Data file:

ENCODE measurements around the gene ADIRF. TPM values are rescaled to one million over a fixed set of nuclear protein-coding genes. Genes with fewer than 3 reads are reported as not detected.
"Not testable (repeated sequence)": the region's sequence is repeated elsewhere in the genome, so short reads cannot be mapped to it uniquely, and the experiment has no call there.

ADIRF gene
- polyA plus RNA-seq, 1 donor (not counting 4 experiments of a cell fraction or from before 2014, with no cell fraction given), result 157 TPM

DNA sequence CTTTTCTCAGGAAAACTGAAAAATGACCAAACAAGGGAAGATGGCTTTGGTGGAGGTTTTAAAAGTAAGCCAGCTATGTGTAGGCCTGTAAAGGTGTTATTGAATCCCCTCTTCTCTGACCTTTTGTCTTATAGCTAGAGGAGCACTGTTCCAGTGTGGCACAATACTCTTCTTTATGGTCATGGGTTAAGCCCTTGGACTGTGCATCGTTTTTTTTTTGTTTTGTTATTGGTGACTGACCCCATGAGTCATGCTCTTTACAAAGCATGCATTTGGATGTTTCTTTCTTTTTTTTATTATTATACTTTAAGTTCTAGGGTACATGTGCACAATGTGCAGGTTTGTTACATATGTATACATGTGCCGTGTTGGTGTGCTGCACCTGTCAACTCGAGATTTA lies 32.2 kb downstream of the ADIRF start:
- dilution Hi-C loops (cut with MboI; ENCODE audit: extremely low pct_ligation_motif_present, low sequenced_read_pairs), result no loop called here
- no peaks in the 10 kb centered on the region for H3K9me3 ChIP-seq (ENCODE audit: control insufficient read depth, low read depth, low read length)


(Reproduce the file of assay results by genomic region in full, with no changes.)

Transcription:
ENCODE measurements around the gene ADIRF. TPM values are rescaled to one million over a fixed set of nuclear protein-coding genes. Genes with fewer than 3 reads are reported as not detected.
"Not testable (repeated sequence)": the region's sequence is repeated elsewhere in the genome, so short reads cannot be mapped to it uniquely, and the experiment has no call there.

ADIRF gene
- polyA plus RNA-seq, 1 donor (not counting 4 experiments of a cell fraction or from before 2014, with no cell fraction given), result 157 TPM

DNA sequence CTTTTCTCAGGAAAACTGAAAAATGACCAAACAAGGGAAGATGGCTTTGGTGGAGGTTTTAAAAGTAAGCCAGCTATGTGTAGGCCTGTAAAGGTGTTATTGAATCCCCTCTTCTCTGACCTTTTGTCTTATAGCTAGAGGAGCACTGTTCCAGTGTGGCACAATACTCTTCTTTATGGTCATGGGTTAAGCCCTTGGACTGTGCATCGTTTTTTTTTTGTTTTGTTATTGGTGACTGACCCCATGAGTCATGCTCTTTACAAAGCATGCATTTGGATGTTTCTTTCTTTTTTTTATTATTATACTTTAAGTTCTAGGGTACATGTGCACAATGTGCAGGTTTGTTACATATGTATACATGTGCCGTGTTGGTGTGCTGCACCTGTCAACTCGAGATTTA lies 32.2 kb downstream of the ADIRF start:
- dilution Hi-C loops (cut with MboI; ENCODE audit: extremely low pct_ligation_motif_present, low sequenced_read_pairs), result no loop called here
- no peaks in the 10 kb centered on the region for H3K9me3 ChIP-seq (ENCODE audit: control insufficient read depth, low read depth, low read length)